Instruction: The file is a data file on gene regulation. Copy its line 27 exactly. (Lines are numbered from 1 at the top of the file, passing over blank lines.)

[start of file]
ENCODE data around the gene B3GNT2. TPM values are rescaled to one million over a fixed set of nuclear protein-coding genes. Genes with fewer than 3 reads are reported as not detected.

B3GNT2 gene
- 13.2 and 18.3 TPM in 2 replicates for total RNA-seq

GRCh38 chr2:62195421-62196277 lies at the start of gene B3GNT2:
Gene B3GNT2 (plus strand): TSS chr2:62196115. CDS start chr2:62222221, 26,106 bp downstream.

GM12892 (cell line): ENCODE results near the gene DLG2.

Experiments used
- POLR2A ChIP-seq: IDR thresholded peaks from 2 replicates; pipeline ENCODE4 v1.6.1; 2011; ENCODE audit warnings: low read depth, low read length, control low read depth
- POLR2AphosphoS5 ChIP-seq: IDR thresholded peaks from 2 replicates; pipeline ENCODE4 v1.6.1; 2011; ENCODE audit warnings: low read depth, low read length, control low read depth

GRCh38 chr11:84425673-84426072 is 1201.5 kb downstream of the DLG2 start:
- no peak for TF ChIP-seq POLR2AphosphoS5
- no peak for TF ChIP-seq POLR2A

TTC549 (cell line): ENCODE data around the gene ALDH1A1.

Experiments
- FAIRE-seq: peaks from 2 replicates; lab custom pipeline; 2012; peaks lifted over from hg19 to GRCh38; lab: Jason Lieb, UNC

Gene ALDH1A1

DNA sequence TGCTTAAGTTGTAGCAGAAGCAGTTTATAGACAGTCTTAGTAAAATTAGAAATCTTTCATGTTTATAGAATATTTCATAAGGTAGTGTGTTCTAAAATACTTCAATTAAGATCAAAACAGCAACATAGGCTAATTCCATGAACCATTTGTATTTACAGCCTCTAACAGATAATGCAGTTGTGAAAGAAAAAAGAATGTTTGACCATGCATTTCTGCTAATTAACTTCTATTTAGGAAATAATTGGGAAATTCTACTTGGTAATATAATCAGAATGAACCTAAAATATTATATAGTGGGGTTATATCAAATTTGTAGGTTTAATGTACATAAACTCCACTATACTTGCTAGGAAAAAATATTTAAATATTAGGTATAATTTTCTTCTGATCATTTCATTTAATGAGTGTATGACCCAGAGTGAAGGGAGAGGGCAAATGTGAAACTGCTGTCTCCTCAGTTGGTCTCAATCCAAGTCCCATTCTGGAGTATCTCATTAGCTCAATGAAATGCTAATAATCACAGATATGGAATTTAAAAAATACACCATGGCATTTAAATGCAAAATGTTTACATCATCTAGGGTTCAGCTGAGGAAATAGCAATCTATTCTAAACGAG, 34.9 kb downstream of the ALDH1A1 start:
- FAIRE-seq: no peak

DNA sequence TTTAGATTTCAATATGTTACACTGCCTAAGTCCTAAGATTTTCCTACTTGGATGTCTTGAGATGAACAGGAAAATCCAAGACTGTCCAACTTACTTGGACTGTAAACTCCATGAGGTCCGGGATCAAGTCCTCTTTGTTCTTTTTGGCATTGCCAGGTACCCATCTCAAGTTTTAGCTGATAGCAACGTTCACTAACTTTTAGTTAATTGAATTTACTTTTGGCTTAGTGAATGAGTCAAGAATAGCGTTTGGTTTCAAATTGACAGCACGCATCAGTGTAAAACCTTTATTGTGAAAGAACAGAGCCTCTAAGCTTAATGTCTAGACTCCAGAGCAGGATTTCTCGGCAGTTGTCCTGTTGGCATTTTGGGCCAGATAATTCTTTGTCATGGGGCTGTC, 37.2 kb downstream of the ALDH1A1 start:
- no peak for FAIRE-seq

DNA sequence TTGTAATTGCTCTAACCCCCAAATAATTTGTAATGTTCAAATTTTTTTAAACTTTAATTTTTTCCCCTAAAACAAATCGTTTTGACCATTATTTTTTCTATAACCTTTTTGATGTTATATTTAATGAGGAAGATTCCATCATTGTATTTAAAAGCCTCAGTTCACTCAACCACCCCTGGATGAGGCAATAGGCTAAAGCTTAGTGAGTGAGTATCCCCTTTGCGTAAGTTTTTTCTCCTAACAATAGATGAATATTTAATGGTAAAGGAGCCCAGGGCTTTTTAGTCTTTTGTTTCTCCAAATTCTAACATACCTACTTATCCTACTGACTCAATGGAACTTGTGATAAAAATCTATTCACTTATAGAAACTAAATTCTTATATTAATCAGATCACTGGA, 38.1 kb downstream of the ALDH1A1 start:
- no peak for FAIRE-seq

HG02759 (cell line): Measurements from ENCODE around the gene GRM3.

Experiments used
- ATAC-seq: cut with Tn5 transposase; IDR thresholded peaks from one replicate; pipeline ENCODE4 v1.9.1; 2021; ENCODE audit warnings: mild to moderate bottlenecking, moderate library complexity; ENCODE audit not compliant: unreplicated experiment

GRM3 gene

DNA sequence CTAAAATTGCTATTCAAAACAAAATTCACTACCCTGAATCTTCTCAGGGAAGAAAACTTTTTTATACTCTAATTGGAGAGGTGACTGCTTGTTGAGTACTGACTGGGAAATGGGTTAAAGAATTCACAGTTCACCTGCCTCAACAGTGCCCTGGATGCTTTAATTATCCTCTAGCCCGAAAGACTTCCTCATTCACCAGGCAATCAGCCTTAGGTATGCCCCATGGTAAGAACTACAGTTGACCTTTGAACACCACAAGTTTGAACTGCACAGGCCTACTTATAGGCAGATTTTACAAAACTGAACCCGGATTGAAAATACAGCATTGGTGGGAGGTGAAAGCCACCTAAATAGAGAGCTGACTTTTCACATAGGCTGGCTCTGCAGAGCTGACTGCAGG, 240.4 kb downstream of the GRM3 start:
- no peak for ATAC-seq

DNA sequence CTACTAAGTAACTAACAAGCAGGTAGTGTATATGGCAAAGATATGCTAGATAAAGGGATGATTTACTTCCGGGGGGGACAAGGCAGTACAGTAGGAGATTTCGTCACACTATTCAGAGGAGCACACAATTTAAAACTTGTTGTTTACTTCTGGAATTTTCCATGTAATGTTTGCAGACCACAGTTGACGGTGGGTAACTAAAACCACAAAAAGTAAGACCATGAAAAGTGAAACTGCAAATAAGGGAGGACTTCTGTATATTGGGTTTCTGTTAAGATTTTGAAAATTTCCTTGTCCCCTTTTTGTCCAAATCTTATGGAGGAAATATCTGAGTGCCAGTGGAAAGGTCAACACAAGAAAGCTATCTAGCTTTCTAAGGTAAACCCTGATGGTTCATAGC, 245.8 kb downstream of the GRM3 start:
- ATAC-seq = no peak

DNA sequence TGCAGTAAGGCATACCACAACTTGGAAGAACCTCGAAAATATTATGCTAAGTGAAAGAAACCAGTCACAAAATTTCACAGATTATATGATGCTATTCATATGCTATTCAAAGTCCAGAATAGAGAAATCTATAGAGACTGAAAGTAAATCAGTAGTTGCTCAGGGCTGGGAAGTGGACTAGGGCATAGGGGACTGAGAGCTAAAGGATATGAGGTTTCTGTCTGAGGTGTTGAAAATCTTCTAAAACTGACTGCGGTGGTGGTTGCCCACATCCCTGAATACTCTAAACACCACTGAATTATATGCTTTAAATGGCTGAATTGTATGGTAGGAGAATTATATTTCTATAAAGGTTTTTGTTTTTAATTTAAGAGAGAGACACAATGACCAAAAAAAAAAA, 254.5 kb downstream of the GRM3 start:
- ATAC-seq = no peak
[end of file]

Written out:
DNA sequence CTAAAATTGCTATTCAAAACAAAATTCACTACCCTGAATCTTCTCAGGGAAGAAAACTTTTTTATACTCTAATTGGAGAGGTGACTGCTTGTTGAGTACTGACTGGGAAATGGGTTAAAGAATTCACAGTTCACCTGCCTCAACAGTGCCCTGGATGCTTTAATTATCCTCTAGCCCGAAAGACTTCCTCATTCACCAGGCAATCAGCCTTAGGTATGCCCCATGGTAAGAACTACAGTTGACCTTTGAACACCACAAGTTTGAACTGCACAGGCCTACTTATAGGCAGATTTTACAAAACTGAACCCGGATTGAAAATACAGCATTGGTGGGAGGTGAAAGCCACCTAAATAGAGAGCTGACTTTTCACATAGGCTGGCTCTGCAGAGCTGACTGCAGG, 240.4 kb downstream of the GRM3 start: